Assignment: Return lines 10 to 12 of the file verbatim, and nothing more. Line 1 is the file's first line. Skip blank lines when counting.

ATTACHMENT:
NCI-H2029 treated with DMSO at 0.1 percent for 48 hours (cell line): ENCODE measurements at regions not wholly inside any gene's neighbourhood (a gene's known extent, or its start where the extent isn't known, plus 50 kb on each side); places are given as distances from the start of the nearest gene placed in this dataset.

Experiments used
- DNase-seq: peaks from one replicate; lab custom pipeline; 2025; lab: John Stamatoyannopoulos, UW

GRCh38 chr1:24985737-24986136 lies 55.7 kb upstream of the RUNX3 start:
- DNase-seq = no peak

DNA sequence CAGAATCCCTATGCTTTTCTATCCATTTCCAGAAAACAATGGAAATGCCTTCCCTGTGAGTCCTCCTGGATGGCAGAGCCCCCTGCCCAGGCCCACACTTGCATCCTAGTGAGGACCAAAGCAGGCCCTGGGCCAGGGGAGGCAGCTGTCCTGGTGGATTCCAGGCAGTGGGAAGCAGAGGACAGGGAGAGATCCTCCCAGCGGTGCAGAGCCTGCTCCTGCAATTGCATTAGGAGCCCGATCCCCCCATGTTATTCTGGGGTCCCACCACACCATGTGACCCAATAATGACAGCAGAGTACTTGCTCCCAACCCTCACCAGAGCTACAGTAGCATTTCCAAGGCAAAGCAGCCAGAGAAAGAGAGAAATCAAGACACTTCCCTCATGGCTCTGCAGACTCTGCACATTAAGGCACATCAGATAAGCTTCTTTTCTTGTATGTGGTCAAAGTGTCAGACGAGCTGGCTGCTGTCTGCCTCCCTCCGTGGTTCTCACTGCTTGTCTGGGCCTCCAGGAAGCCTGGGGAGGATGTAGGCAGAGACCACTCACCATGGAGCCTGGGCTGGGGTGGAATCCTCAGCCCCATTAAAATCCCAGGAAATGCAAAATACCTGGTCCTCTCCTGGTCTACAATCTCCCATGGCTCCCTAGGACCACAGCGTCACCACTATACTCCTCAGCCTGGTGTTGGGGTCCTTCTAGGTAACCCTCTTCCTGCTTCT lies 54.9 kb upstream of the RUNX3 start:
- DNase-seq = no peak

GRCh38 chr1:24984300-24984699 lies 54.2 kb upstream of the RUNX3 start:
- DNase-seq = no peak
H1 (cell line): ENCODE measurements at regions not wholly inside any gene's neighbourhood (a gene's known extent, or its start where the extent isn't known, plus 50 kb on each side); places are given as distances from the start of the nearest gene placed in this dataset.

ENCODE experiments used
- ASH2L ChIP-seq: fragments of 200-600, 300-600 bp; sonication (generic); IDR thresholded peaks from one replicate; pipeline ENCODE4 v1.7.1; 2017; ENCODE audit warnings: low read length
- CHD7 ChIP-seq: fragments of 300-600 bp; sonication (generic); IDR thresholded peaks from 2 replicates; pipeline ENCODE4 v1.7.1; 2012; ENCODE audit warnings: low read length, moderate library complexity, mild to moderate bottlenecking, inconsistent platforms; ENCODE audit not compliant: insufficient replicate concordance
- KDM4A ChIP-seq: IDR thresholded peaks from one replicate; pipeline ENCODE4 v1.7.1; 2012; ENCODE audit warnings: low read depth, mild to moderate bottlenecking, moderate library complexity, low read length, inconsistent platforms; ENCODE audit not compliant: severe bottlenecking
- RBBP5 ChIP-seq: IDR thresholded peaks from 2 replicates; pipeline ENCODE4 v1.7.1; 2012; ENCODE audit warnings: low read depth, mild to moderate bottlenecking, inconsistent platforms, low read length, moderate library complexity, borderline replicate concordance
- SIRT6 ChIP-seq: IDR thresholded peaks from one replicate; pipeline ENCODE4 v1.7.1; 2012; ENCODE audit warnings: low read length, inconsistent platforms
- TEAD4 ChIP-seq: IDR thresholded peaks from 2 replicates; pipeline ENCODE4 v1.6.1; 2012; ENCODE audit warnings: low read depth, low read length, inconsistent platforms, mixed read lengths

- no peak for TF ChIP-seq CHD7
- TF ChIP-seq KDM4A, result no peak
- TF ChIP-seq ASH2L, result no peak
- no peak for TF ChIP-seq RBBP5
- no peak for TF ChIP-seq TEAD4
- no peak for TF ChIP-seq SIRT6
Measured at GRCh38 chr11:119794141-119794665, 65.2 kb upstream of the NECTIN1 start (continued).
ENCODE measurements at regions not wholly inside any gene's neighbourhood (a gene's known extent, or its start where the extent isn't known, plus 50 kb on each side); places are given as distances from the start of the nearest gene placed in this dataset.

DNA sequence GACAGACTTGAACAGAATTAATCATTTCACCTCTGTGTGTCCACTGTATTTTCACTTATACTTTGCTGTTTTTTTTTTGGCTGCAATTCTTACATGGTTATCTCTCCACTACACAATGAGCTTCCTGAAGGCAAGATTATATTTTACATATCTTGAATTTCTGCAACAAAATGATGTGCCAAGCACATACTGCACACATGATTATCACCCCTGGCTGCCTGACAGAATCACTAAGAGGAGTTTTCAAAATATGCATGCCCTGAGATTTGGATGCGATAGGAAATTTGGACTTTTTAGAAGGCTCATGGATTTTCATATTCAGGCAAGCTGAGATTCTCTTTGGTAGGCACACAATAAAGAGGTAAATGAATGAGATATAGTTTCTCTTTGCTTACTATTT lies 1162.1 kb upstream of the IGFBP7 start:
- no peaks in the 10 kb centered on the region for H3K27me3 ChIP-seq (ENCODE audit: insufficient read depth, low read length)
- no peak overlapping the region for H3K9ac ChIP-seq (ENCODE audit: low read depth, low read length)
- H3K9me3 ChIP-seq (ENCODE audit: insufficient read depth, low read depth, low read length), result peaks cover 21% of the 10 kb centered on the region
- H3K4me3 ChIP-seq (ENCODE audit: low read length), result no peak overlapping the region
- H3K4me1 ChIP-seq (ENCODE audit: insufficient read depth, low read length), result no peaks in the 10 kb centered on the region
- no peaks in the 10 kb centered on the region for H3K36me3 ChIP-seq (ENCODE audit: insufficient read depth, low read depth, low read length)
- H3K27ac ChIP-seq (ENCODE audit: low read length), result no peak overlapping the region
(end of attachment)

H1 (cell line): ENCODE measurements at regions not wholly inside any gene's neighbourhood (a gene's known extent, or its start where the extent isn't known, plus 50 kb on each side); places are given as distances from the start of the nearest gene placed in this dataset.

ENCODE experiments used
- ASH2L ChIP-seq: fragments of 200-600, 300-600 bp; sonication (generic); IDR thresholded peaks from one replicate; pipeline ENCODE4 v1.7.1; 2017; ENCODE audit warnings: low read length